Zimbabwe has luck on its side. Finance Minister Tendai Biti recently added US$600 million to his US$3.4 billion budget for 2012 – additional revenue forecast from diamond sales.
Last November, the trade watchdog, the Kimberley Process, cleared Zimbabwe’s stones for international sale, despite lingering concerns over human rights abuses. Zimbabwe has the capacity to supply 25 per cent of the world’s demand for diamonds in years to come. The government claims to have 400 applications for diamond leases alone.
Dr Bloch says numerous foreigners are waiting to invest in Zimbabwe but the next six to eight months would prove crucial to the scope of economic recovery.
“There are many signing memorandums of understanding with local companies but they are waiting before taking the final step,” he says.
Zimbabwe won just US$105 million of foreign direct investment out of US$10 billion that flowed into southern Africa in 2010. Dr Bloch says that if Zimbabwe were to comply with investment protection agreements it has ignored over the past decade, capital inflow would increase dramatically.
“They could be seeing US$1 billion coming in each year for the next decade,” says Macpherson.
A stumbling block has been the Government’s indigenisation laws that order foreign investors must plan to cede 51 per cent of any enterprise to black Zimbabwean interests. Government has failed to clearly articulate this vague policy, sparking fears of another violent grab of foreign owned assets as occurred with white-owned farms.
The deputy chairman of platinum miner Zimplats, Mr Muchadeyi Masunda, says it is unrealistic to force such deals on investors as local shareholders would be quickly diluted in capital raisings anyway. However there would be “no-one who is Zimbabwean to the core who would take a dim view of the rationale behind the concept,” he says.
“I look at it more as empowerment of the local people, both black and white, giving them a fair share of the cake. This should have been embarked upon at the advent of independence in 1980 and done gradually,” he says.
It’s understood that Zimplats, which is 87 per cent owned by South African giant Impala Platinum, will end up ceding an effective interest of only around 10 per cent to locals through royalty payments and the building of local infrastructure.
Zimplats had enjoyed “a close and symbiotic relationship with government” investing heavily to develop a town, near its mining operations, which had become the fastest growing in the country.
Zimplats has taken “due cognisance of the communities in whose areas we do business because business is not done in a vacuum,” says Masunda, a lawyer who also doubles as mayor of Harare.
Still, Impala Platinum which is the world’s second largest producer, is watching the process closely and is said to be delaying investments of up to US$10 billion in Zimbabwe until the local ownership questions are resolved.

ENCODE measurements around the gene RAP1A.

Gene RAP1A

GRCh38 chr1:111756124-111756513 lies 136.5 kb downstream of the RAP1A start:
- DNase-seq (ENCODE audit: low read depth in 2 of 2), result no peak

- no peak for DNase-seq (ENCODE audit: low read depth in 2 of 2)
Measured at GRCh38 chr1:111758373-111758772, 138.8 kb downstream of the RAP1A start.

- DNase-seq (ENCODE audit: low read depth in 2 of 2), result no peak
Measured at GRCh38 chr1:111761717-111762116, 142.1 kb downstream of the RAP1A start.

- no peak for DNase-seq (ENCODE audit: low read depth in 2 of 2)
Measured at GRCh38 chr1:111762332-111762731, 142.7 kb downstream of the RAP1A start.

Dr Mandaza says the indigenisation policy owes more to rhetoric than reality. Mugabe is not the hardline Marxist that his tirades against the West might indicate, he says.
“Mugabe is in fact a conservative. He never really entertained thoughts of indigenising land or empowering the people until very recently. They (his clique) just assumed they would take over what the Rhodesians had,” says Dr Mandaza.
But investors remain nervous. Last October, Rio Tinto agreed to hand over 51 per cent ownership of its small Murowa diamond mine to locals but is said to have shelved a planned $200 million expansion of the mine as a consequence.
Meanwhile, investors from resource-hungry China and India have been permitted to buy majority stakes in local companies indicating there is flexibility for the right investors.
“The indigenisation process looked ugly from a distance to investors but now they see increasingly pragmatic deals are being done, if the deals are big enough,” says Macpherson.
India’s Essar Steel has won approval to buy a 60 per cent of the government-owned Zimbabwe Iron and Steel Co (Zisco) which will give it access to 45 billion tonnes of iron ore worth US$7 trillion for the bargain price of US$750 million. Despite concerns that Mugabe cronies were clamouring for kickbacks, most of the money will go into reviving Zisco’s mothballed blast furnaces to produce 2 million tonnes of steel annually.
It seems that investors can turn a blind eye to the history of political instability, not mention decades of violent repression by the Mugabe regime. Such is the lure of Zimbabwe, known “the jewel of Africa” in its colonial days as Rhodesia. While more than half of the population still lives below the poverty line, the optimism is a far cry from the days when the country teetered on the brink of anarchy.
Zimbabwe remains starved of capital and liquidity is extremely tight. Yet there is a growing sense that a new chapter is beginning and the period of isolation is at an end, says Masunda.
“After the hyperinflation, people said enough was enough. We can never ever, ever go back to that time. One has to be an eternal optimist to live in Zimbabwe and I’m one. I know things are going to work. It’s a question of time,” he says.